Blog Post Sponsored by NACDD’s
Center for Health Equity
By: Katie Cacal, MPH
The National Association of Chronic Disease Directors celebrates Disability Pride Month this July and commemorates the 32nd Anniversary of the signing of the Americans with Disabilities Act (ADA) on July 26.
This important civil rights law prohibits discrimination against individuals with disabilities in all areas of public life, including jobs, schools, transportation, and all places that are open to the general public. Disability Pride recognizes disability as fundamental to a person’s identity, and something of which a person can be proud–as opposed to a description of a state of illness or injury.
Disability Pride also reaffirms the right of people with disabilities to be active, healthy, contributing members of their communities. (Learn more about Disability Pride Month at the National Council on Independent Living.)
This month also presents an opportunity for action. Twenty six percent (one in four) adults in the United States have some type of disability. People with disabilities are a large and diverse group and experience a higher rate of chronic disease compared with other Americans. These disparities call for an increased focus on implementing inclusive approaches, techniques and strategies in chronic disease prevention and management interventions.
Paramount among these is partnering with the disability community, whether it be with a disability service organization, (e.g. one that serves people with a specific condition or more than one) or working with a government agency that provides services to those with disabilities (e.g. vocational rehabilitation or a state agency for blind individuals).
Chronic disease professionals also can tap those in their community that have disability expertise, such as allied health professionals, adapted physical education teachers, or those who run recreation programs for disabled community members.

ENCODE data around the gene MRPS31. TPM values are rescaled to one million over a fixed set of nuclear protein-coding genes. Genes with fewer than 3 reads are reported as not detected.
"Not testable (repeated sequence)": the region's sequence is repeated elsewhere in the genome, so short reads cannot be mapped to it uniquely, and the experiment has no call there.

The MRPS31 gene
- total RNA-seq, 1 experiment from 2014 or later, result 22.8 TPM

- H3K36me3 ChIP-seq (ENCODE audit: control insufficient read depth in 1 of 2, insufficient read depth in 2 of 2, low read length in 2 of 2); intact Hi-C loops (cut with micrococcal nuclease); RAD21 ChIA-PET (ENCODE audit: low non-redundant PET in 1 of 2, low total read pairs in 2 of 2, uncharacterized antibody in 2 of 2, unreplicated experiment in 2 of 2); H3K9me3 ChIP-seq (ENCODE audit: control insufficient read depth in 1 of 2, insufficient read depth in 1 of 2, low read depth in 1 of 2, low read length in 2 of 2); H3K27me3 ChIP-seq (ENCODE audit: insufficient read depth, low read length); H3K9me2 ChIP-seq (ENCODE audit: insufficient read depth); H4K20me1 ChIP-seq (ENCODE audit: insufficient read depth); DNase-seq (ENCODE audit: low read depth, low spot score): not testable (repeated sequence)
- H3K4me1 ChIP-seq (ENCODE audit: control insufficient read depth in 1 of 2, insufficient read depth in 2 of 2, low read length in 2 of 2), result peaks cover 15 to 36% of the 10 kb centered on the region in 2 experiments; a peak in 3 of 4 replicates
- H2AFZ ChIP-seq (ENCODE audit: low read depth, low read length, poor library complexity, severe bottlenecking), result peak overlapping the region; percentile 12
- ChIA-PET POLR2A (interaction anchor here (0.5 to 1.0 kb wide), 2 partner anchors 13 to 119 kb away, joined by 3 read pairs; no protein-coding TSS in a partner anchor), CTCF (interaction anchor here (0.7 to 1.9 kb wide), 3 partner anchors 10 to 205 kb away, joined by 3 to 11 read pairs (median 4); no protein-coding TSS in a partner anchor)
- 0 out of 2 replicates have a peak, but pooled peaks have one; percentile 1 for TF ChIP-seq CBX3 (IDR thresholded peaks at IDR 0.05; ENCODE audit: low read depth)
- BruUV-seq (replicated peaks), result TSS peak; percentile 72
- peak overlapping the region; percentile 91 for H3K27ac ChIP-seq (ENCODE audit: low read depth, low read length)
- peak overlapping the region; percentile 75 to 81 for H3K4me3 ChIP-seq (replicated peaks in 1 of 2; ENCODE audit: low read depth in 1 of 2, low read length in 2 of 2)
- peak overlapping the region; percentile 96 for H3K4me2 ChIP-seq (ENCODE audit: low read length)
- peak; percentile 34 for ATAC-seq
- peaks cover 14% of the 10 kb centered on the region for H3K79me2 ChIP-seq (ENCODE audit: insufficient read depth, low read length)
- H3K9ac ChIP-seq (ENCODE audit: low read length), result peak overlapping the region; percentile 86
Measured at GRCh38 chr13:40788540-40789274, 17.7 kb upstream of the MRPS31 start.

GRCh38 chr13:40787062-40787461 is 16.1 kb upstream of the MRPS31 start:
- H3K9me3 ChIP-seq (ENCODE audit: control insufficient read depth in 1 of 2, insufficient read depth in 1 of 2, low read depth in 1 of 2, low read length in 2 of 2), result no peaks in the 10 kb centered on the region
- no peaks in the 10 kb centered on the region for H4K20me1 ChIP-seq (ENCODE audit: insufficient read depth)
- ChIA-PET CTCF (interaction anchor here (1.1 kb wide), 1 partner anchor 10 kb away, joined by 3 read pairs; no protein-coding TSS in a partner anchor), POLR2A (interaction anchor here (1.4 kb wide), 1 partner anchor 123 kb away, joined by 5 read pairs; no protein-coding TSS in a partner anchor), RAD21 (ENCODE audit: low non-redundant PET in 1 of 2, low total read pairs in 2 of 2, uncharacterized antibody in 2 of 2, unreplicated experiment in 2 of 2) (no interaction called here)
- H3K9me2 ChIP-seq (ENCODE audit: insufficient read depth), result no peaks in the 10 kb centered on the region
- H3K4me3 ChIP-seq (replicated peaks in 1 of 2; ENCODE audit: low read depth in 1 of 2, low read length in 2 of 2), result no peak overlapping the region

Disability Pride month also allows us to highlight the intersectionality of race, disability, and poverty. Black, Indigenous, and other people of color who have disabilities face additional barriers to education and employment that further limit their earning potential. Black people also are more likely to have a disability.
Fourteen percent of working-age Black people have a disability compared with 11 percent of white people and eight percent of Latinx people.1 In fact, Black people are most likely to have a disability in every age group. The relationship between race and disability, however, is complex. For example, Latinx people are more likely to have a disability as they age. Additionally, having a disability creates extra costs for people and can limit financial security.2
Race and disability are not separate sources of disadvantage that parallel each other. Race and disability are overlapping identities, both of which are related to systemic inequality. It often is said that disability is both a cause and consequence of poverty and that poverty and disability reinforce each other, contributing to increased vulnerability and exclusion.
Understanding the interconnected nature of oppression will help us realize the opportunities to highlight the interconnected nature of liberation. The opportunity exist for leaders in the disability and communities of color to start a new conversation about the interrelationships of race, disability, and poverty.
Throughout Disability Pride Month, NACDD has been sharing efforts on our social media channels (Facebook, Twitter, LinkedIn) to support the inclusion of people with disabilities and offering tips and insights on how you can become a stronger ally.
- Learn more at CDC’s Become a Disability Ally page.
- Learn more about NACDD’s disability inclusion work.
- Goodman, N., Morris, M., Boston, K., Walton, D. National Disability Institute. (2015). Financial Inequality: Disability, Race and Poverty in America. https://www.nationaldisabilityinstitute.org/wp-content/uploads/2019/02/disability-race-poverty-in-america.pdf.
- She, P. & Livermore, G.A. (2007) Material Hardship, Poverty, and Disability among Working-Age Adults. Social Science Quarterly. (88)4:970-989